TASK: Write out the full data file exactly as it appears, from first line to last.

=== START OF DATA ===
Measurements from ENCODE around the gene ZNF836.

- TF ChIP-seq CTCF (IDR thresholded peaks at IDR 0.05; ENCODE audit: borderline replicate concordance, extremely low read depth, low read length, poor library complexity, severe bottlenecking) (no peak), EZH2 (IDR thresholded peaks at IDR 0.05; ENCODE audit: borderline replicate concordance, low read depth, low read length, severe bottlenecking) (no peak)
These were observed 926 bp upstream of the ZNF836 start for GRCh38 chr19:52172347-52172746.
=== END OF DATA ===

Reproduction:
Measurements from ENCODE around the gene ZNF836.

- TF ChIP-seq CTCF (IDR thresholded peaks at IDR 0.05; ENCODE audit: borderline replicate concordance, extremely low read depth, low read length, poor library complexity, severe bottlenecking) (no peak), EZH2 (IDR thresholded peaks at IDR 0.05; ENCODE audit: borderline replicate concordance, low read depth, low read length, severe bottlenecking) (no peak)
These were observed 926 bp upstream of the ZNF836 start for GRCh38 chr19:52172347-52172746.